Kurt Rambis, the epitome of a blue-collar player, was hired as coach of the Los Angeles Lakers on Friday, taking over a star-studded but struggling team that just added Dennis Rodman.
A forward on four Lakers NBA championship teams, the 41-year-old Rambis replaces Del Harris, who was fired Wednesday after the Lakers lost three straight to fall to 6-6.
When Lakers general manager Mitch Kupchak introduced Rambis during a press conference, Rambis smiled and asked, "What? No applause?"
Rambis and fellow assistant Larry Drew were the candidates for the job. Bill Bertka, 71, also a Lakers assistant, coached the team in Thursday's victory over the Los Angeles Clippers.
Rambis' coaching debut will come only hours after he being hired -- in a rematch at the Forum against the Clippers. It will also be Rodman's first game in a Lakers uniform.
Kupchak said Rambis would be the coach through the end of the season, when management will evaluate his performance.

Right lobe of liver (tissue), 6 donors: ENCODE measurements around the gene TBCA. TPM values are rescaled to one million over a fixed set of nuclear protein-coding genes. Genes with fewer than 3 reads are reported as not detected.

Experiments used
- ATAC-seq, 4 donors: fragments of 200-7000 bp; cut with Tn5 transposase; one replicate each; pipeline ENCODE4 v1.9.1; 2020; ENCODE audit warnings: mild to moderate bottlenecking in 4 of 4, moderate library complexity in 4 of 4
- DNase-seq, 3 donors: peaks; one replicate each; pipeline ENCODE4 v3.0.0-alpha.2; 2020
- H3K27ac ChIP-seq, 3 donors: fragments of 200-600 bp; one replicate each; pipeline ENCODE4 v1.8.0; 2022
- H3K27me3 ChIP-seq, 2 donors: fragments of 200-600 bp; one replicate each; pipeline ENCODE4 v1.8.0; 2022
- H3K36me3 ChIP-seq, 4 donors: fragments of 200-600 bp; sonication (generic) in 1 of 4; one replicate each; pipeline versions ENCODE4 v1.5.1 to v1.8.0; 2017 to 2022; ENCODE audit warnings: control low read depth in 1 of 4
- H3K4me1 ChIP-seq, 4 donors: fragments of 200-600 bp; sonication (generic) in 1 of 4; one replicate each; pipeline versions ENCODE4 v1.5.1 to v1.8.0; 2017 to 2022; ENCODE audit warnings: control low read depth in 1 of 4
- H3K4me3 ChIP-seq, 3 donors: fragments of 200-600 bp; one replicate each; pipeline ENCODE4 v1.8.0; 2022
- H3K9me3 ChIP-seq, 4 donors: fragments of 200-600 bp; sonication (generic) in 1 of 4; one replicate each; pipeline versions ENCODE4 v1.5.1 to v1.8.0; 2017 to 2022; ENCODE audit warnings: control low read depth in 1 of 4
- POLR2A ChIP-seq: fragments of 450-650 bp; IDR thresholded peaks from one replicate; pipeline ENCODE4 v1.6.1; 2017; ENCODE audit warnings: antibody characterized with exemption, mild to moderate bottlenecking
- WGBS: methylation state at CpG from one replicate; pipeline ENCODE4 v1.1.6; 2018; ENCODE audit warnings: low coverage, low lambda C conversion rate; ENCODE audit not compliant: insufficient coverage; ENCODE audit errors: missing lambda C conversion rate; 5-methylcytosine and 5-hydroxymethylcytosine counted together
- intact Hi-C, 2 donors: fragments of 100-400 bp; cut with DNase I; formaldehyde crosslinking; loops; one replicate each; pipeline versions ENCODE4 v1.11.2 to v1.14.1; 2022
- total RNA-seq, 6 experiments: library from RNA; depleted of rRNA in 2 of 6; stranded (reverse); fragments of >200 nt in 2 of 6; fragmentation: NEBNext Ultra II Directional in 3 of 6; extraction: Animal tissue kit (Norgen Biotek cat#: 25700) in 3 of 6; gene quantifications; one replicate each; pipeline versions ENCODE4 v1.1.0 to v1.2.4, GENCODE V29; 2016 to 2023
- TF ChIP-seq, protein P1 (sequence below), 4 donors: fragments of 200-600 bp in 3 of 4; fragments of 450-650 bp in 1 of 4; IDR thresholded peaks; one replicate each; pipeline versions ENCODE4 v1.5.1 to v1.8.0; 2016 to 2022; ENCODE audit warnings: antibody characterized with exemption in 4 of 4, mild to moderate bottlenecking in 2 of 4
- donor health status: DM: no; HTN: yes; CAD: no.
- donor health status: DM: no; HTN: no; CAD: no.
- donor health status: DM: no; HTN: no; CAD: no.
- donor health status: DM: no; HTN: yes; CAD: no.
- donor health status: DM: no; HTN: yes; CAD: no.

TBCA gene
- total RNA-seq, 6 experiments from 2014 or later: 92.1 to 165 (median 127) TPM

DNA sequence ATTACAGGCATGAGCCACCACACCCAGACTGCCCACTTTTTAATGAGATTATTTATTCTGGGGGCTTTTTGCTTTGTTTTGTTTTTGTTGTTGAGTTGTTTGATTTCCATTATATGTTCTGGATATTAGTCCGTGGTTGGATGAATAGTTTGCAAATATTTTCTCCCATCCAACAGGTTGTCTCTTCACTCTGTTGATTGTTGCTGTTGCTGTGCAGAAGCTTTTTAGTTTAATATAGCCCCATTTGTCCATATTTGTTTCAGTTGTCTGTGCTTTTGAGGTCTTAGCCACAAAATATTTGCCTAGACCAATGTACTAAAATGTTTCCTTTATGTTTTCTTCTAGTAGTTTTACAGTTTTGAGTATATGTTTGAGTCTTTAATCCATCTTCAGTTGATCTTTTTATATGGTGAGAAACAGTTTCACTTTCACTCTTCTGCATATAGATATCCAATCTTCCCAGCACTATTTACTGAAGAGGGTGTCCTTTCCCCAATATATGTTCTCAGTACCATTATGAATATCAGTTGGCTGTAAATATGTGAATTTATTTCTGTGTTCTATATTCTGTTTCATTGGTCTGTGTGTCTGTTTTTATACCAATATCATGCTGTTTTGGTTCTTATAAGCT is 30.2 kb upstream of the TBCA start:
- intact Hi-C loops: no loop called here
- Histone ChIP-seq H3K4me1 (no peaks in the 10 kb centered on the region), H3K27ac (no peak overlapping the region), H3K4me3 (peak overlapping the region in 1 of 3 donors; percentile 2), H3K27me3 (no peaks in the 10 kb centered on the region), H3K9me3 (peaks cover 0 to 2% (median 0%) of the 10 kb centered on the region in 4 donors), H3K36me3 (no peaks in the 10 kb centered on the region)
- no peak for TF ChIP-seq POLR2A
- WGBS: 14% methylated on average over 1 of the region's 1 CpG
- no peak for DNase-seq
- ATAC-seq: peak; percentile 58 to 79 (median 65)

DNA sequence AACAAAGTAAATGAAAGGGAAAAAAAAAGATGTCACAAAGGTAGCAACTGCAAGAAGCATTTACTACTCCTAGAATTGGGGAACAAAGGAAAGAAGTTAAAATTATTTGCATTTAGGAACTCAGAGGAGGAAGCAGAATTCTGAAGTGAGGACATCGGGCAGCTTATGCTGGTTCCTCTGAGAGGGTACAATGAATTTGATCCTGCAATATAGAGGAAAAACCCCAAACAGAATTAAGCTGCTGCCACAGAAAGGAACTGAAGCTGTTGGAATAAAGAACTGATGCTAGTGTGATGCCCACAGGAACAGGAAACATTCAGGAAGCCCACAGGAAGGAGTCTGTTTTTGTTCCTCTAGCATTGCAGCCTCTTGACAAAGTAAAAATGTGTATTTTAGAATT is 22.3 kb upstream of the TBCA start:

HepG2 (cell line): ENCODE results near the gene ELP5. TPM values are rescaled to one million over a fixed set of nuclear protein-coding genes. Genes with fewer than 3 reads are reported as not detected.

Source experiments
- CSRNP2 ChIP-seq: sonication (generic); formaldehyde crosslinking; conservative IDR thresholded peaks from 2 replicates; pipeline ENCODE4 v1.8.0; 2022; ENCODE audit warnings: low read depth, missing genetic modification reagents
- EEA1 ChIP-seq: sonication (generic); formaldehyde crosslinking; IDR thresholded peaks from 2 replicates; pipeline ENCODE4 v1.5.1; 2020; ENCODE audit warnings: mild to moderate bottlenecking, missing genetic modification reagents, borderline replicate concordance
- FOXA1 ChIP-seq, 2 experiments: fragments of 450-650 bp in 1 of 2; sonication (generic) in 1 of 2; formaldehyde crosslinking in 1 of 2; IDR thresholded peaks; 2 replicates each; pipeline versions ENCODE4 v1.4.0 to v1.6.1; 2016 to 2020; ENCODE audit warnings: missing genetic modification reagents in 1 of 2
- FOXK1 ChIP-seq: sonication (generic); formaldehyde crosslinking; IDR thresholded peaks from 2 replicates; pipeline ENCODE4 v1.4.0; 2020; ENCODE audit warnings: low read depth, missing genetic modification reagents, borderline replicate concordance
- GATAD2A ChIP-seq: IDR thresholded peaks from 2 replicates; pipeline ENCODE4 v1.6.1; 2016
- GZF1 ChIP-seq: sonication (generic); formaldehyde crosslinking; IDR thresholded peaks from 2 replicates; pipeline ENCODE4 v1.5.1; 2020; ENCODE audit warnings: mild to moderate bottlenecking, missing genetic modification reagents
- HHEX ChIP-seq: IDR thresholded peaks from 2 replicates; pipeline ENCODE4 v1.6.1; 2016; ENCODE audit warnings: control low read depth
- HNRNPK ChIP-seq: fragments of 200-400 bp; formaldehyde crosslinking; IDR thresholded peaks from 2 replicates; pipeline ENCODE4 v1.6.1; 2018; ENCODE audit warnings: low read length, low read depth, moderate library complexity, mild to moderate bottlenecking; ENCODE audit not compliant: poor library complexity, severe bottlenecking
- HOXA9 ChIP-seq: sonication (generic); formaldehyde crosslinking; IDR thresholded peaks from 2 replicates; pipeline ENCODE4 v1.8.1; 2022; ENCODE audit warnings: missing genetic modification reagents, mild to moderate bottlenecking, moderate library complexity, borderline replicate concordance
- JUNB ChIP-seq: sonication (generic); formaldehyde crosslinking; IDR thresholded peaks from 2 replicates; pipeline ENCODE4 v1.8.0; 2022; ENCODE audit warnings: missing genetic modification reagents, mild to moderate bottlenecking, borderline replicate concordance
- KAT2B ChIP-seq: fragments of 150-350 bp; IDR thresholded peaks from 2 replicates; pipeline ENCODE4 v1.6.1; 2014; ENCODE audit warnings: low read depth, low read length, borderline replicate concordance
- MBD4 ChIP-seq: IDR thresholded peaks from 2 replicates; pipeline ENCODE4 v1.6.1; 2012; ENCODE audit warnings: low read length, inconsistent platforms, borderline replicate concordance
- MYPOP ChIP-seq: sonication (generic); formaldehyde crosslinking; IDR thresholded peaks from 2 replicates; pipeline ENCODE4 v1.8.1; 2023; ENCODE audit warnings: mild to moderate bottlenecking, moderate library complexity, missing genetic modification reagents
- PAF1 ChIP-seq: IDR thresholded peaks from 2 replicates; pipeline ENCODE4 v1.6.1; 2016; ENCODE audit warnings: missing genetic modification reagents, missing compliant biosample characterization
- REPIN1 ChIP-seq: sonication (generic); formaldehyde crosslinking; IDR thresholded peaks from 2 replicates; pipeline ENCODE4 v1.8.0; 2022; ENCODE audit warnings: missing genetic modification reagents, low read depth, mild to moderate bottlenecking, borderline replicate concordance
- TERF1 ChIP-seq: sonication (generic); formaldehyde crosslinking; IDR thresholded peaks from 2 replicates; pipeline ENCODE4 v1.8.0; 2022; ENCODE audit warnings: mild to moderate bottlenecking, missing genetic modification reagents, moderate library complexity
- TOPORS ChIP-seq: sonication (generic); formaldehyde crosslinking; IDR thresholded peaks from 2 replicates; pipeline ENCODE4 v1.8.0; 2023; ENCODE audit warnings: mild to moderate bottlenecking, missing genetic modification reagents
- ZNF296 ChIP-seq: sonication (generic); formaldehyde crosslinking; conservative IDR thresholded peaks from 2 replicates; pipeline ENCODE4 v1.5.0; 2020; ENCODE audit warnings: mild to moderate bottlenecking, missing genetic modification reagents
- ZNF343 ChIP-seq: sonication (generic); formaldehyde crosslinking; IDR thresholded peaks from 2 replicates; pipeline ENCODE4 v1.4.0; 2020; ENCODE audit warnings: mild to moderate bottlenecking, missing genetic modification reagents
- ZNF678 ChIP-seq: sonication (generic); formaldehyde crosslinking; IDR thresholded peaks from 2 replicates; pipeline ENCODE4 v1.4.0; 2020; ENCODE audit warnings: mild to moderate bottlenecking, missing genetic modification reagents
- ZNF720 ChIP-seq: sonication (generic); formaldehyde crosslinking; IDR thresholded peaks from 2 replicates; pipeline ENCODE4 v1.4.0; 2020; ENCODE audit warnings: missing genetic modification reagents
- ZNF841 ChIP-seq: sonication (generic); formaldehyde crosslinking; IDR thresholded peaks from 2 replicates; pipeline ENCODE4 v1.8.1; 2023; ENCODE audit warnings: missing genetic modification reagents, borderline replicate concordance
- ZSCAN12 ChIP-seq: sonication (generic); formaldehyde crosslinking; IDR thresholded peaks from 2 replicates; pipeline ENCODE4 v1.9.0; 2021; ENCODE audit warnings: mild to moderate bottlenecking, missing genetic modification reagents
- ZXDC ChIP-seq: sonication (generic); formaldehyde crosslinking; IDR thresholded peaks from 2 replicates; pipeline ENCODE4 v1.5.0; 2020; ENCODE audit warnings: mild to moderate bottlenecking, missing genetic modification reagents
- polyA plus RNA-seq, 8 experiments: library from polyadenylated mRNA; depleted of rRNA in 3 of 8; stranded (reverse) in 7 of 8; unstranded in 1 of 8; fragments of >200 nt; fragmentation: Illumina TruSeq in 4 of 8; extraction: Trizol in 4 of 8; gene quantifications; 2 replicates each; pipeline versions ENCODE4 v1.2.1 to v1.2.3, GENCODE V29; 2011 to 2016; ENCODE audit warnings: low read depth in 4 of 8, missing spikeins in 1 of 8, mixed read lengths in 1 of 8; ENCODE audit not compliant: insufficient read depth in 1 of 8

Unless Rambis has considerable success, the Lakers may go after a high-profile coach, such as former Chicago Bulls coach Phil Jackson, following the season.
Rambis, a player who seemed to make up for what he lacked in natural ability with hard work and determination, continued that when he became an assistant, Kupchak said recently.
"He is the hardest worker of any assistant I have ever seen," Kupchak said. "He continues to ask questions every day, he watches tape and he is eager to learn. "
"He had to know details (of the game) more than other players (who had more talent), and that certainly didn't hurt him. He speaks well and, most importantly, he has been involved in a winning organization for many years."
Rambis said when it was announced he was being considered for the Lakers' post: "It's not an easy job, head coaching in the Los Angeles area, because of the high expectations. "
"I can't settle for anything less than winning a championship. That's all I looked at as a player, and that's all I look at as a coach."
Rambis averaged 5.5 points and 5.8 rebounds in 813 regular-season career games. He played seven years for the Lakers and won championship rings with them in 1982, '85, '87 and '88. He retired in 1995.
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